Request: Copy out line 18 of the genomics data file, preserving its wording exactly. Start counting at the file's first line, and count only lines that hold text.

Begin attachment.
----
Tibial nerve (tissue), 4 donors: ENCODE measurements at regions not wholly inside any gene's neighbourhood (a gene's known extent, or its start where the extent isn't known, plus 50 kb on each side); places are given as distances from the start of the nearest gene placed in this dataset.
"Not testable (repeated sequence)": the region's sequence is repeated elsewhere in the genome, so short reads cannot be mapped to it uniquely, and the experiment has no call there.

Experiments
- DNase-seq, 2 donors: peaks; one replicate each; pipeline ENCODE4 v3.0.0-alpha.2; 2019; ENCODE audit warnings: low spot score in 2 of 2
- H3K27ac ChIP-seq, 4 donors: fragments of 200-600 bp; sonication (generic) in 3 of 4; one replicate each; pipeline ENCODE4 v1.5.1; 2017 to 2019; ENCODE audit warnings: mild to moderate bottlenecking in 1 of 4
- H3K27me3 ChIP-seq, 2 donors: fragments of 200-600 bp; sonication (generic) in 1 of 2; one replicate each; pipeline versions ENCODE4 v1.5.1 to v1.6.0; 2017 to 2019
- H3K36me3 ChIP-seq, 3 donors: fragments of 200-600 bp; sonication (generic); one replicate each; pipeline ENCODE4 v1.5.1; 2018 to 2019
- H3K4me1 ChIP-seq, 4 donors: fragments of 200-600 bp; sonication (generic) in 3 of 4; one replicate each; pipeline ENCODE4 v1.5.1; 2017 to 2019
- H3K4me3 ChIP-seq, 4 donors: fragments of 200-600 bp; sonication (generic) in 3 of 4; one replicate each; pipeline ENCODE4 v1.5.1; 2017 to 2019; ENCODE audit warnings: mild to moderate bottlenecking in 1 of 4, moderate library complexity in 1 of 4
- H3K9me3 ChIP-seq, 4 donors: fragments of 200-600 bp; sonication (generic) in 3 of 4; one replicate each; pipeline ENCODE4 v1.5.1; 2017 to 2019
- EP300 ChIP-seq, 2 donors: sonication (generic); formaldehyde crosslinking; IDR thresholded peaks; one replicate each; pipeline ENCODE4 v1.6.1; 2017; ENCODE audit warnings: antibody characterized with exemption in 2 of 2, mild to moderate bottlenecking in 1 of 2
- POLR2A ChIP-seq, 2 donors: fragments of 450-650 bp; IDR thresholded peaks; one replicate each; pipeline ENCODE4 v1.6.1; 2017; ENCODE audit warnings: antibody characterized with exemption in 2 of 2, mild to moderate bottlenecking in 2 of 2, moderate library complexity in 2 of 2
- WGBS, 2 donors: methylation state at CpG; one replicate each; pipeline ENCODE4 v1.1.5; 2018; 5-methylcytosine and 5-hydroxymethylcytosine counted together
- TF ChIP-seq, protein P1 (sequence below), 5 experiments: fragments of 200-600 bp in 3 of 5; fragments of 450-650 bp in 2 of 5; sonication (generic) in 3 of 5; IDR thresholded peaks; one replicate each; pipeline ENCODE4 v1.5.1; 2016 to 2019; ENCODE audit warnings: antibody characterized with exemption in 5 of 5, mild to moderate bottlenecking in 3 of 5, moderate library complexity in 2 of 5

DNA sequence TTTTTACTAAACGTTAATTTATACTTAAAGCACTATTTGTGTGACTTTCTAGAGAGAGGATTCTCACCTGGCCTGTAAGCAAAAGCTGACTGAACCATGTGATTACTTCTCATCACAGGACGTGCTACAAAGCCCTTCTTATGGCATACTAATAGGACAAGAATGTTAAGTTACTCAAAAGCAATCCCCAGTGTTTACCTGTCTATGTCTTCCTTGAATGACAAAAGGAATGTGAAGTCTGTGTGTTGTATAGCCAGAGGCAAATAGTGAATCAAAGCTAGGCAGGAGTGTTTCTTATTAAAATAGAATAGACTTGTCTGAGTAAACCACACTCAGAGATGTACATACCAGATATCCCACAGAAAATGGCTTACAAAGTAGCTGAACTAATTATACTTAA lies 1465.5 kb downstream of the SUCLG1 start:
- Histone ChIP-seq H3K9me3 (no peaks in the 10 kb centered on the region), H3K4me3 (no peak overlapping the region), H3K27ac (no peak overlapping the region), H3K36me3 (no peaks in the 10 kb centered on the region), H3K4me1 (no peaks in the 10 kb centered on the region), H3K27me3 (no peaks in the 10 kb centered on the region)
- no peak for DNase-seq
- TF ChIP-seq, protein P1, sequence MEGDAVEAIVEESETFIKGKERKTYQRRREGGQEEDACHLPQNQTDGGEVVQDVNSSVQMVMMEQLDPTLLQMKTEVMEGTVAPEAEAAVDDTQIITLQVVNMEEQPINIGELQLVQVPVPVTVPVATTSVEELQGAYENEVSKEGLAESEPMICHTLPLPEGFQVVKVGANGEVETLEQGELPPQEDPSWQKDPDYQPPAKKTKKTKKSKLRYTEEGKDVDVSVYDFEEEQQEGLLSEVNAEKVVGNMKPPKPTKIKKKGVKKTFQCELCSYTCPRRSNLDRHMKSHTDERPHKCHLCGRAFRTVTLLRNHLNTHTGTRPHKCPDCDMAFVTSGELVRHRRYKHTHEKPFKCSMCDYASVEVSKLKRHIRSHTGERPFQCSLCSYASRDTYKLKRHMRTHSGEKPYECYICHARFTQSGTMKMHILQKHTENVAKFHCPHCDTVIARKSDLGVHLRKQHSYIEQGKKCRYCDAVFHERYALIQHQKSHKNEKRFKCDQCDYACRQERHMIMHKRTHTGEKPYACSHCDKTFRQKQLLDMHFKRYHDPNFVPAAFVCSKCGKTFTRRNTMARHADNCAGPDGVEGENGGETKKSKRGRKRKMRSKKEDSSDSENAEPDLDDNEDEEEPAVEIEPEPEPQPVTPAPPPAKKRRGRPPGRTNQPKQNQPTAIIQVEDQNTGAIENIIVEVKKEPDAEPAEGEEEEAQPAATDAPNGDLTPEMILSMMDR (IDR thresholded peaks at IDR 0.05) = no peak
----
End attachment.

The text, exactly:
- TF ChIP-seq, protein P1, sequence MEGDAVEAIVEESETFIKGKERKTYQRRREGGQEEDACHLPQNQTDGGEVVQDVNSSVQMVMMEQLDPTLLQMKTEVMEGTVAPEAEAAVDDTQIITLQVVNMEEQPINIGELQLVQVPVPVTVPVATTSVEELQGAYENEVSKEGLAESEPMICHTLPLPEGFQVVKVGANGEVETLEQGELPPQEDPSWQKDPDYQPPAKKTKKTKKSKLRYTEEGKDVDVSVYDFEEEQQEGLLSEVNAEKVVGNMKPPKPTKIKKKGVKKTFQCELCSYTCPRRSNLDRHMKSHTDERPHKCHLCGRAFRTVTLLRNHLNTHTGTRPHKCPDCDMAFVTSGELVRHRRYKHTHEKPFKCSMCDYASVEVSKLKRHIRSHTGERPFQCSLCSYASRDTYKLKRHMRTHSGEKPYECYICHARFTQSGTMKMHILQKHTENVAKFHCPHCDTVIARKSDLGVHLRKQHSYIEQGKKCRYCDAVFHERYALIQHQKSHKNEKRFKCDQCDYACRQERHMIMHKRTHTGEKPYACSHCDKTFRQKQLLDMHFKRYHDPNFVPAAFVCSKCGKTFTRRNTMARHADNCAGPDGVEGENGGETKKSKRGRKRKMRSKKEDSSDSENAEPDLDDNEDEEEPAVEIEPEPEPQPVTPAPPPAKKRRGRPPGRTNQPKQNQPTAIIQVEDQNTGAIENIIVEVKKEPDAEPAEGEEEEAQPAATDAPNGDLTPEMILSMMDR (IDR thresholded peaks at IDR 0.05) = no peak